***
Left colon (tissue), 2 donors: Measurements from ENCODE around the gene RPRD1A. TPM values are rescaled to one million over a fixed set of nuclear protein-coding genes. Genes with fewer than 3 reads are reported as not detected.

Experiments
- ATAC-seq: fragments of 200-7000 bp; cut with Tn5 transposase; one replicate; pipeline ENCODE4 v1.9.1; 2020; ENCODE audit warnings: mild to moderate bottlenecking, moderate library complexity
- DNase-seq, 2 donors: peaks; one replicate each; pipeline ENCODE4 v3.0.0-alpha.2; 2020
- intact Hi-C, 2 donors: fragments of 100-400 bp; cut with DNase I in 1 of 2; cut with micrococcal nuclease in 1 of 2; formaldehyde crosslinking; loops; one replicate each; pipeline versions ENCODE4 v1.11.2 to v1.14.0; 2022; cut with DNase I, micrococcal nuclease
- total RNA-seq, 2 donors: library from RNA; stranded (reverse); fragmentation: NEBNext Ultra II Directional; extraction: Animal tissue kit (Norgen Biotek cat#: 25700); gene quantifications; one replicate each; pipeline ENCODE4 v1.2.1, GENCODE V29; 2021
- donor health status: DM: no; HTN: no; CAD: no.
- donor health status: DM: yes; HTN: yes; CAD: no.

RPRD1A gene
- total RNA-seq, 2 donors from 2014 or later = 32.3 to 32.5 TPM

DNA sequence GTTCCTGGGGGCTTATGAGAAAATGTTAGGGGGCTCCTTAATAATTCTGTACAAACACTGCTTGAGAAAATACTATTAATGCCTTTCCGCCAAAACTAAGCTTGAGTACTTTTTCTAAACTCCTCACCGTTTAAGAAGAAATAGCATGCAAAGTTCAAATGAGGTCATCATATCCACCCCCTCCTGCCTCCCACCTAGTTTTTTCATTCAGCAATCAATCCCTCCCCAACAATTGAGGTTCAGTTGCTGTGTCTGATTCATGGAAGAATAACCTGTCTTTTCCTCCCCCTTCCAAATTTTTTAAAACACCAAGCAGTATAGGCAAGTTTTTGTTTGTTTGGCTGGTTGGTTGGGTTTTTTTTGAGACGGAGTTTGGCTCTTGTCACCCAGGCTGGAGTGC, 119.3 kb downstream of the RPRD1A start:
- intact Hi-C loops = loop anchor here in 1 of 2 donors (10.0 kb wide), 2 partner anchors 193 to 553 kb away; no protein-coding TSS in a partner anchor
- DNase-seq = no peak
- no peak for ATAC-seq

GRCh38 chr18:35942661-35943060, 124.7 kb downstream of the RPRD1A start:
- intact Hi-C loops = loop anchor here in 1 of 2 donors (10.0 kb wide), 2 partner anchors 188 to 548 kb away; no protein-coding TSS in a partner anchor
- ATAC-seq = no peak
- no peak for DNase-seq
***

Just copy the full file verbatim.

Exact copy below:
Left colon (tissue), 2 donors: Measurements from ENCODE around the gene RPRD1A. TPM values are rescaled to one million over a fixed set of nuclear protein-coding genes. Genes with fewer than 3 reads are reported as not detected.

Experiments
- ATAC-seq: fragments of 200-7000 bp; cut with Tn5 transposase; one replicate; pipeline ENCODE4 v1.9.1; 2020; ENCODE audit warnings: mild to moderate bottlenecking, moderate library complexity
- DNase-seq, 2 donors: peaks; one replicate each; pipeline ENCODE4 v3.0.0-alpha.2; 2020
- intact Hi-C, 2 donors: fragments of 100-400 bp; cut with DNase I in 1 of 2; cut with micrococcal nuclease in 1 of 2; formaldehyde crosslinking; loops; one replicate each; pipeline versions ENCODE4 v1.11.2 to v1.14.0; 2022; cut with DNase I, micrococcal nuclease
- total RNA-seq, 2 donors: library from RNA; stranded (reverse); fragmentation: NEBNext Ultra II Directional; extraction: Animal tissue kit (Norgen Biotek cat#: 25700); gene quantifications; one replicate each; pipeline ENCODE4 v1.2.1, GENCODE V29; 2021
- donor health status: DM: no; HTN: no; CAD: no.
- donor health status: DM: yes; HTN: yes; CAD: no.

RPRD1A gene
- total RNA-seq, 2 donors from 2014 or later = 32.3 to 32.5 TPM

DNA sequence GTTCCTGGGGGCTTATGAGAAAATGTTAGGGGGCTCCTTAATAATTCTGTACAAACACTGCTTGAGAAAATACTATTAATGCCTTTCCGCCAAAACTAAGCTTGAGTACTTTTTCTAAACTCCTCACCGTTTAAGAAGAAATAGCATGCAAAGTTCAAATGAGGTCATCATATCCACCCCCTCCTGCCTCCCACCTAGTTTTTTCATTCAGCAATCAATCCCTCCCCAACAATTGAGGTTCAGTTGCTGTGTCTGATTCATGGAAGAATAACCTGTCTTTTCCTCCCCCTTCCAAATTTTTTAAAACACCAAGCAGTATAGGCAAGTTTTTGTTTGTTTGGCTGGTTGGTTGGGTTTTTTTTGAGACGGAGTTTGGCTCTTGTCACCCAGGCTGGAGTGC, 119.3 kb downstream of the RPRD1A start:
- intact Hi-C loops = loop anchor here in 1 of 2 donors (10.0 kb wide), 2 partner anchors 193 to 553 kb away; no protein-coding TSS in a partner anchor
- DNase-seq = no peak
- no peak for ATAC-seq

GRCh38 chr18:35942661-35943060, 124.7 kb downstream of the RPRD1A start:
- intact Hi-C loops = loop anchor here in 1 of 2 donors (10.0 kb wide), 2 partner anchors 188 to 548 kb away; no protein-coding TSS in a partner anchor
- ATAC-seq = no peak
- no peak for DNase-seq